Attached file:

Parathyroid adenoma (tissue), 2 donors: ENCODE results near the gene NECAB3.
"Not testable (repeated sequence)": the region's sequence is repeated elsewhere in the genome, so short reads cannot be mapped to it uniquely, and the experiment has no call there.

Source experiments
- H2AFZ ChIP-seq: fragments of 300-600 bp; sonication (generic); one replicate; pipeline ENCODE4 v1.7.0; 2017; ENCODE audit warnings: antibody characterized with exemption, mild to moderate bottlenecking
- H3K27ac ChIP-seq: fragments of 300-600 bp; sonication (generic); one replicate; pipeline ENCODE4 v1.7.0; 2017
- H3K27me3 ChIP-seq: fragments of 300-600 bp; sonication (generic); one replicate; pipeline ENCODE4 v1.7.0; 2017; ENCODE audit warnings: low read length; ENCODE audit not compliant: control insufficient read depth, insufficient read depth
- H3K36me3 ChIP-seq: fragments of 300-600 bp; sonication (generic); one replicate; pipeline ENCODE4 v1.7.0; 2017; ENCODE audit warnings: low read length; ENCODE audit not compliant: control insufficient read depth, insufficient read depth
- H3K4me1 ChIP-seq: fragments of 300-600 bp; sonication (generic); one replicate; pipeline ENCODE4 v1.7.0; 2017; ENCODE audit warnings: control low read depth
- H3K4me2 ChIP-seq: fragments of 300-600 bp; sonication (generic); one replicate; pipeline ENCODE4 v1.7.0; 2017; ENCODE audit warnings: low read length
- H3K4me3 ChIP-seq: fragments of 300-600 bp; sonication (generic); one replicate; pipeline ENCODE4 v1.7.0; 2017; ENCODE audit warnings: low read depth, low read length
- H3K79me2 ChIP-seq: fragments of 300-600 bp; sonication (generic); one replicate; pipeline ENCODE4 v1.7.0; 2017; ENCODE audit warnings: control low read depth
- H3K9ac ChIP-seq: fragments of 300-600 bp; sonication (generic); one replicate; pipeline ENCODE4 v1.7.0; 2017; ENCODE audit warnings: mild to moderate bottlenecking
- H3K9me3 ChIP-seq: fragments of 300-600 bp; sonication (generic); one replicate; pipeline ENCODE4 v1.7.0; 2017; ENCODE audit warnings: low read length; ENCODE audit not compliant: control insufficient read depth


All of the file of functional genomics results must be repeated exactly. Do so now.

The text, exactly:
Parathyroid adenoma (tissue), 2 donors: ENCODE results near the gene NECAB3.
"Not testable (repeated sequence)": the region's sequence is repeated elsewhere in the genome, so short reads cannot be mapped to it uniquely, and the experiment has no call there.

Source experiments
- H2AFZ ChIP-seq: fragments of 300-600 bp; sonication (generic); one replicate; pipeline ENCODE4 v1.7.0; 2017; ENCODE audit warnings: antibody characterized with exemption, mild to moderate bottlenecking
- H3K27ac ChIP-seq: fragments of 300-600 bp; sonication (generic); one replicate; pipeline ENCODE4 v1.7.0; 2017
- H3K27me3 ChIP-seq: fragments of 300-600 bp; sonication (generic); one replicate; pipeline ENCODE4 v1.7.0; 2017; ENCODE audit warnings: low read length; ENCODE audit not compliant: control insufficient read depth, insufficient read depth
- H3K36me3 ChIP-seq: fragments of 300-600 bp; sonication (generic); one replicate; pipeline ENCODE4 v1.7.0; 2017; ENCODE audit warnings: low read length; ENCODE audit not compliant: control insufficient read depth, insufficient read depth
- H3K4me1 ChIP-seq: fragments of 300-600 bp; sonication (generic); one replicate; pipeline ENCODE4 v1.7.0; 2017; ENCODE audit warnings: control low read depth
- H3K4me2 ChIP-seq: fragments of 300-600 bp; sonication (generic); one replicate; pipeline ENCODE4 v1.7.0; 2017; ENCODE audit warnings: low read length
- H3K4me3 ChIP-seq: fragments of 300-600 bp; sonication (generic); one replicate; pipeline ENCODE4 v1.7.0; 2017; ENCODE audit warnings: low read depth, low read length
- H3K79me2 ChIP-seq: fragments of 300-600 bp; sonication (generic); one replicate; pipeline ENCODE4 v1.7.0; 2017; ENCODE audit warnings: control low read depth
- H3K9ac ChIP-seq: fragments of 300-600 bp; sonication (generic); one replicate; pipeline ENCODE4 v1.7.0; 2017; ENCODE audit warnings: mild to moderate bottlenecking
- H3K9me3 ChIP-seq: fragments of 300-600 bp; sonication (generic); one replicate; pipeline ENCODE4 v1.7.0; 2017; ENCODE audit warnings: low read length; ENCODE audit not compliant: control insufficient read depth